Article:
I’m a baker. Type A. Precise. A cup of flour leveled neatly with a knife. A recipe, open in front of me, followed to the letter. A long internal debate over whether it’s OK to top off that cream that’s juuuuuust shy of two cups with a splash of milk.
I’m not a cook. I can cook, and I do cook, but I’m not a cook. The difference to me between the noun and the verb is that cooks have a feel for things. They know when a recipe needs a little of this, a little of that, more salt, a spice I never would have thought of.
But that doesn’t mean I don’t try, and recently, I’ve been trying more — helped along by my CSA delivery getting awesome for the summer, a general desire to stop eating out at restaurants all the time, and a penchant for taking on projects that are maybe just slightly above my actual kitchen abilities (like trying to pickle everything). I also got a new camera that finally takes decent pictures of food. Add it all up, and … we have a blog.
The other night, before I realized that I wanted to write about all of this, I actually made one of my first successful “a little of this, a little of that” recipes: a turkey bolognese sauce assembled from an assortment of things left in my fridge. I didn’t keep track of amounts, really, and I can’t promise I remember everything that went in, but that’s kind of the point of it, isn’t it? To add and add and mix and add until it tastes right?
More to come. For now, make some pasta and top it with this.
Totally Made-Up Turkey Bolognese Sauce
1/2 lb. ground turkey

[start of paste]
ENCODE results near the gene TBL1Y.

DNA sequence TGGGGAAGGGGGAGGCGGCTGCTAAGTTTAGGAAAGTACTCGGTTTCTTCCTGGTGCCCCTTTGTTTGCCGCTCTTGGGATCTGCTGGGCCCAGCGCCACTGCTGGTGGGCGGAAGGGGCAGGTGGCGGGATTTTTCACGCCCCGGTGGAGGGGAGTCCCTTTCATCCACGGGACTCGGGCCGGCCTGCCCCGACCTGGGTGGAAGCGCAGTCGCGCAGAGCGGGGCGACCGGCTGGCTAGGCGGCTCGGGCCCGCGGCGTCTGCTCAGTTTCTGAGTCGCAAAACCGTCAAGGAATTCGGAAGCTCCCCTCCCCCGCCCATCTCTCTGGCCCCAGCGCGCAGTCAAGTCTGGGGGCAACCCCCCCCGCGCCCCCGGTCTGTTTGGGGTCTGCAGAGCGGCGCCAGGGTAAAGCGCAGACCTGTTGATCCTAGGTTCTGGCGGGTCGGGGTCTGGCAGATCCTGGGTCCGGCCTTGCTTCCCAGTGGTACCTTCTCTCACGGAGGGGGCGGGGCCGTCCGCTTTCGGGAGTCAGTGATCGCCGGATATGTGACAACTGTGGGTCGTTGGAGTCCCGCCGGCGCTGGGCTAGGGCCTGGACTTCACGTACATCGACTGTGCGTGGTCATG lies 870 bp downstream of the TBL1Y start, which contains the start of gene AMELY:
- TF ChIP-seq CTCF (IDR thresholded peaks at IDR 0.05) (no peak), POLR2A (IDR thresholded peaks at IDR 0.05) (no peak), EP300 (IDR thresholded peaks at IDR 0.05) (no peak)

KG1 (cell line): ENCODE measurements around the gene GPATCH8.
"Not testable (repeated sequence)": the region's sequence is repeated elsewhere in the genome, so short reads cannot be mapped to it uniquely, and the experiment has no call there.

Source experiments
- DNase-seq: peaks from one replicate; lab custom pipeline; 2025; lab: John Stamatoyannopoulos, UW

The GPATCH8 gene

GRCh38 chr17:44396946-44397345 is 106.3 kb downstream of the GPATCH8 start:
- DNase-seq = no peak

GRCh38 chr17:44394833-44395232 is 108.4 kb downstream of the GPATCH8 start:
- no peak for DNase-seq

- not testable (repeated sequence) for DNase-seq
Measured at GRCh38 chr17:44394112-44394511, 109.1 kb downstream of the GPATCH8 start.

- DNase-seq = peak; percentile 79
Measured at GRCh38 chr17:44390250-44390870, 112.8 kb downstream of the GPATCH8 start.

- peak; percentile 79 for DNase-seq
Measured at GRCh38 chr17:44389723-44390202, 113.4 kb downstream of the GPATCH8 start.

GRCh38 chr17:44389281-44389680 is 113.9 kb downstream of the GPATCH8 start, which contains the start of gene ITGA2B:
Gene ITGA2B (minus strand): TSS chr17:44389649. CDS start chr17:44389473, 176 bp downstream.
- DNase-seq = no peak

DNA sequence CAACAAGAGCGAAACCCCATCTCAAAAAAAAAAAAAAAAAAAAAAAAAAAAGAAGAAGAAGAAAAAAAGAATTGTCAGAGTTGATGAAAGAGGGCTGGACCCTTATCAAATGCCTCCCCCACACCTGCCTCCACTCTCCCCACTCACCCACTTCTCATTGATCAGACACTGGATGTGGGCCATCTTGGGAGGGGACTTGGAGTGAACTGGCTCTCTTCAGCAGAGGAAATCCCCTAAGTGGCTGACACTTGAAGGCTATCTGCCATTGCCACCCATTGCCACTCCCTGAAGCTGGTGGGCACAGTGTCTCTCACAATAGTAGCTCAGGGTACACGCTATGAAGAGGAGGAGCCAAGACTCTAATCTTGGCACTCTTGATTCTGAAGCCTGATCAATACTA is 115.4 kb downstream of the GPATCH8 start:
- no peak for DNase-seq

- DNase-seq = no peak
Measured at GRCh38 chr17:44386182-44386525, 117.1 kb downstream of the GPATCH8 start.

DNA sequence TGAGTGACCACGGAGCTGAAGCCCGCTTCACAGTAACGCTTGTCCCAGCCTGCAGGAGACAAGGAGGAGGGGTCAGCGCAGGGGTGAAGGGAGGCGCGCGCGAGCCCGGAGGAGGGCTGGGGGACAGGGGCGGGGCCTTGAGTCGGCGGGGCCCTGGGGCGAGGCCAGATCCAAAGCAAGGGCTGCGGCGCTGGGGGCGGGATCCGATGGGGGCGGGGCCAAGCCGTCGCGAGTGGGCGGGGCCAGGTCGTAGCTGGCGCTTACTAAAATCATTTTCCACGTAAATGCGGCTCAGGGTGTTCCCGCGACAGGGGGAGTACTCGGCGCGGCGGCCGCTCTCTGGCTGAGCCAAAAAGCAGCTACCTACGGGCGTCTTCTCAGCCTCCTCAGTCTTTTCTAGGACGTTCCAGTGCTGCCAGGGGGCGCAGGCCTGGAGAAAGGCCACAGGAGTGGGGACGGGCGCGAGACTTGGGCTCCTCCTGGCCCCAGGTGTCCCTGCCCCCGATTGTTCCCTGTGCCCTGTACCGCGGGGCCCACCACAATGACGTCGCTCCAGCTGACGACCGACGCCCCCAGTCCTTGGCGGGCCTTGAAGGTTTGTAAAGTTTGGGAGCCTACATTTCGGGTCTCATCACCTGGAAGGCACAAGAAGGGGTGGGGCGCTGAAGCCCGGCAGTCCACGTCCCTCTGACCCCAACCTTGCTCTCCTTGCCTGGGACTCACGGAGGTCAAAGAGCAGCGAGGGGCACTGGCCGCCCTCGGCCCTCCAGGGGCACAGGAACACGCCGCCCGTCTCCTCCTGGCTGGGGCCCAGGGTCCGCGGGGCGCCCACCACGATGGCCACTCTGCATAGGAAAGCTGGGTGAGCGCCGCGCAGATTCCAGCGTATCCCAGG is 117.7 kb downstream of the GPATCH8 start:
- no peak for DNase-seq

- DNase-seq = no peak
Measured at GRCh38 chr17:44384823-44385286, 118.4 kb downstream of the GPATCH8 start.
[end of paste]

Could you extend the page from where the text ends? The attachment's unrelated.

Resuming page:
a bunch of tomatoes, chopped (I used six small-ish tomatoes)
as much onion as you like, chopped (I used half of a really big one)
stock/broth/water (a cup should be plenty)
tomato paste (a tablespoon or so)
a bell pepper, carrots, celery – whatever other veggies you have around
splash of white wine
your favorite Italian seasonings
1. In a large skillet, saute the chopped onion in some olive oil until it starts to soften. Toss in any other hard veggies you might have (carrots, celery, etc.)
2. Add the turkey, breaking up any chunks, and cook until it starts to brown
3. Toss in the tomatoes and stir; they’ll start releasing juices pretty fast. I also added my bell pepper along with the tomatoes.
4. This is where it gets very “just do what looks right”-ish. I added a bit of stock and a splash of wine and stirred till it all combined
5. Season as you’d like. I started with the tomato paste, stirred it in, and then grabbed whatever Penzeys bottles were nearby. I even tossed in a splash of sherry vinegar for some reason.
6. Turn the heat down and simmer for a while. I let it go for 30 minutes before checking on it, and most of the liquid had already evaporated, so you might want to go even lower with the heat or simmer for a shorter amount of time.
7. Eat! I boiled some pasta, added this sauce and some shredded gouda, topped it with bread crumbs, and popped it in the oven for a little while for more of a baked pasta feel, but I think it would be delicious on anything.
This made enough sauce for four generous servings of pasta.